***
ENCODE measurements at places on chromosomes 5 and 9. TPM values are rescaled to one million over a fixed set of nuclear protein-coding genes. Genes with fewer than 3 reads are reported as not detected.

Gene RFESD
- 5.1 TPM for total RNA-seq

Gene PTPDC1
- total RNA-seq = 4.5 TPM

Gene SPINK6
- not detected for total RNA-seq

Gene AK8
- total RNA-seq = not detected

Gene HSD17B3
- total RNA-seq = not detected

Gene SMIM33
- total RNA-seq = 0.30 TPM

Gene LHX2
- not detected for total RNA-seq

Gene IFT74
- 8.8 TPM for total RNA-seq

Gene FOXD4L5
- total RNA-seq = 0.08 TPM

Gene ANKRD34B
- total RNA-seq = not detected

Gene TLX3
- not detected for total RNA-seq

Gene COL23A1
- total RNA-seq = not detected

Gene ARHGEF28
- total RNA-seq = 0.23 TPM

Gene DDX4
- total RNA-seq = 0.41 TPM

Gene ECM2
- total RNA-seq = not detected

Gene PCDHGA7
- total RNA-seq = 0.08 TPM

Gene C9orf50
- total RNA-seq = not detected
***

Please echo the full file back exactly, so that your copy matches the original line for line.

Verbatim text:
ENCODE measurements at places on chromosomes 5 and 9. TPM values are rescaled to one million over a fixed set of nuclear protein-coding genes. Genes with fewer than 3 reads are reported as not detected.

Gene RFESD
- 5.1 TPM for total RNA-seq

Gene PTPDC1
- total RNA-seq = 4.5 TPM

Gene SPINK6
- not detected for total RNA-seq

Gene AK8
- total RNA-seq = not detected

Gene HSD17B3
- total RNA-seq = not detected

Gene SMIM33
- total RNA-seq = 0.30 TPM

Gene LHX2
- not detected for total RNA-seq

Gene IFT74
- 8.8 TPM for total RNA-seq

Gene FOXD4L5
- total RNA-seq = 0.08 TPM

Gene ANKRD34B
- total RNA-seq = not detected

Gene TLX3
- not detected for total RNA-seq

Gene COL23A1
- total RNA-seq = not detected

Gene ARHGEF28
- total RNA-seq = 0.23 TPM

Gene DDX4
- total RNA-seq = 0.41 TPM

Gene ECM2
- total RNA-seq = not detected

Gene PCDHGA7
- total RNA-seq = 0.08 TPM

Gene C9orf50
- total RNA-seq = not detected